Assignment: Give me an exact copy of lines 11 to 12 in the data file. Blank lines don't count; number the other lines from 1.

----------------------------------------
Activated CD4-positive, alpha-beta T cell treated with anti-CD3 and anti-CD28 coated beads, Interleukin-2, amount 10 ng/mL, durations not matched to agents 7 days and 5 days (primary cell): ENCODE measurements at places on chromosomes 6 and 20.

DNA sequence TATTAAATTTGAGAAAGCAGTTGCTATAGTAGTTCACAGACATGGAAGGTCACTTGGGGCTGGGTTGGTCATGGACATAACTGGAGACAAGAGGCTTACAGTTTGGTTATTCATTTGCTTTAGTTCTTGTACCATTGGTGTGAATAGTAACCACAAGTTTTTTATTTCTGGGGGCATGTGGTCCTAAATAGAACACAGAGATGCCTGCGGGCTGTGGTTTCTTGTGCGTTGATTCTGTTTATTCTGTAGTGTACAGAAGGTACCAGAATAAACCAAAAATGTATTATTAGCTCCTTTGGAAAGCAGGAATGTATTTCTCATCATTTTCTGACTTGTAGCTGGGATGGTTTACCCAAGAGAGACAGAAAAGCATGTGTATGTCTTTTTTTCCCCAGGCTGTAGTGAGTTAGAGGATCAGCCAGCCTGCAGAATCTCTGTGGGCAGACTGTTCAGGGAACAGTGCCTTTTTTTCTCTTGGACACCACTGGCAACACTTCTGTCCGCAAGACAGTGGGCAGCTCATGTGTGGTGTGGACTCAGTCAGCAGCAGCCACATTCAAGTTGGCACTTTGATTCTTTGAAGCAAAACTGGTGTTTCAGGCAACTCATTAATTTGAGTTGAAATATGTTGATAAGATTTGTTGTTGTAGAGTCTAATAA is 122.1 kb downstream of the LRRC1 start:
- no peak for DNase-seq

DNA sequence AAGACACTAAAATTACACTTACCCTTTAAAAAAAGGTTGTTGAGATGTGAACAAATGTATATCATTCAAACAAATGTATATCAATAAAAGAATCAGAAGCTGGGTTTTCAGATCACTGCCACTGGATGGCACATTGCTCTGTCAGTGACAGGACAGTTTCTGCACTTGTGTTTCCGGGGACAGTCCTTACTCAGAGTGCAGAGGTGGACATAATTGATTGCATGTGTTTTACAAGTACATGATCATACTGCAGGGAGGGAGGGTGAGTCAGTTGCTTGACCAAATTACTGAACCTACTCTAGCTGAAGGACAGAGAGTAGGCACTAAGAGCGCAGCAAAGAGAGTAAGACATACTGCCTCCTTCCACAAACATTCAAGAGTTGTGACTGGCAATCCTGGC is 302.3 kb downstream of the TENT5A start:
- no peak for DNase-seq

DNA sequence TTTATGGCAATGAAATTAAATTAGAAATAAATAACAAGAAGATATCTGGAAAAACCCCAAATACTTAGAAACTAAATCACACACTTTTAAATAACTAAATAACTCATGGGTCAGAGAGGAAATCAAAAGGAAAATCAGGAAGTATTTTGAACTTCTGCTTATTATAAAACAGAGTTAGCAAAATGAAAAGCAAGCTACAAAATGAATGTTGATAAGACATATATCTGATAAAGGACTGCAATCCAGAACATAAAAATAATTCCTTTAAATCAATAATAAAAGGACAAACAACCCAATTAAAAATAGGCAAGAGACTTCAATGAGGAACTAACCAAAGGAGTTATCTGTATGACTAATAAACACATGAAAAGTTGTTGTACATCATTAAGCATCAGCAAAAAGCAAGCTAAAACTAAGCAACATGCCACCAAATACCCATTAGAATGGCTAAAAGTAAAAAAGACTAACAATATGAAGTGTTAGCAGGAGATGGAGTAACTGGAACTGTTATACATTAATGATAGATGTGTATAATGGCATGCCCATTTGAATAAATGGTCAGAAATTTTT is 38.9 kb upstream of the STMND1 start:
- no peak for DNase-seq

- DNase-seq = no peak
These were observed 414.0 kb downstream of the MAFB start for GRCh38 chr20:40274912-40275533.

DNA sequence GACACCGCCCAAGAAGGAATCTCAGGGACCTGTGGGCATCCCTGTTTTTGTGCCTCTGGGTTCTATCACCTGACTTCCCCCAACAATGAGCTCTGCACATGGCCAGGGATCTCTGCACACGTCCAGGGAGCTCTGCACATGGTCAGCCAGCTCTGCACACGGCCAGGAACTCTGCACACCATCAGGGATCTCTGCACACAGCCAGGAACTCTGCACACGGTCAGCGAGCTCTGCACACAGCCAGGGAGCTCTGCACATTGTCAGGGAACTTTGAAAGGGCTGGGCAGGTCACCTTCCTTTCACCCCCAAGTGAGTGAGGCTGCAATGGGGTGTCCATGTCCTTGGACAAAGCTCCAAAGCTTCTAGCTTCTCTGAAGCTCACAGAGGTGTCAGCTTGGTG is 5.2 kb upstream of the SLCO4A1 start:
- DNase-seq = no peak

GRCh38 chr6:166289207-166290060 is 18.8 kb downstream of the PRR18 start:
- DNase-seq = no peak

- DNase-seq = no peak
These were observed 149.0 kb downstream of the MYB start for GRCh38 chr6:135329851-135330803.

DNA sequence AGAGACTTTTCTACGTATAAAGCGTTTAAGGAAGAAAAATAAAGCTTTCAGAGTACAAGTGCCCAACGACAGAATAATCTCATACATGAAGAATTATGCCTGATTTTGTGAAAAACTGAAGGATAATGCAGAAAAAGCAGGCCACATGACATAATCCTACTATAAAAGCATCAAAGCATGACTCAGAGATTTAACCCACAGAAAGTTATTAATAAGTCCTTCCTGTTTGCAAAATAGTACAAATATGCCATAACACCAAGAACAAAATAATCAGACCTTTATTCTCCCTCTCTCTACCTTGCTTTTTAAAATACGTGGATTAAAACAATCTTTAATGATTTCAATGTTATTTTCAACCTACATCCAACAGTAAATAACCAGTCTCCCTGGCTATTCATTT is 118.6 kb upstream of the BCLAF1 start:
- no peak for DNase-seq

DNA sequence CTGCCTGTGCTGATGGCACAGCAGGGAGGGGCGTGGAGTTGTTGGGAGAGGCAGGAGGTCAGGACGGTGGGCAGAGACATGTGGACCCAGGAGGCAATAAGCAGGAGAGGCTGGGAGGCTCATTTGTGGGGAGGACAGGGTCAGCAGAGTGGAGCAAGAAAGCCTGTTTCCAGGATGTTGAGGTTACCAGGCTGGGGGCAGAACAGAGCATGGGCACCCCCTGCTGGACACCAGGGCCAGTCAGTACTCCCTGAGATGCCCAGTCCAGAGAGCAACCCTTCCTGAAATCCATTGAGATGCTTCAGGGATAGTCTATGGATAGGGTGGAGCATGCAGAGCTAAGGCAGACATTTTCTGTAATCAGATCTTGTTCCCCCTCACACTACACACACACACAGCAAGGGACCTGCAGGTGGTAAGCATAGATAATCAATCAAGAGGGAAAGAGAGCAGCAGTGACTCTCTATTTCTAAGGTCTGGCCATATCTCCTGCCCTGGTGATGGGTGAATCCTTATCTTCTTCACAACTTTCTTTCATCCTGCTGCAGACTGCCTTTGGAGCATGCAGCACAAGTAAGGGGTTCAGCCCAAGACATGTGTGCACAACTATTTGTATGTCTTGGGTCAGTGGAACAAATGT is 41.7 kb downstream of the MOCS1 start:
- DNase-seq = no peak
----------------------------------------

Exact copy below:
- DNase-seq = no peak

GRCh38 chr6:166289207-166290060 is 18.8 kb downstream of the PRR18 start: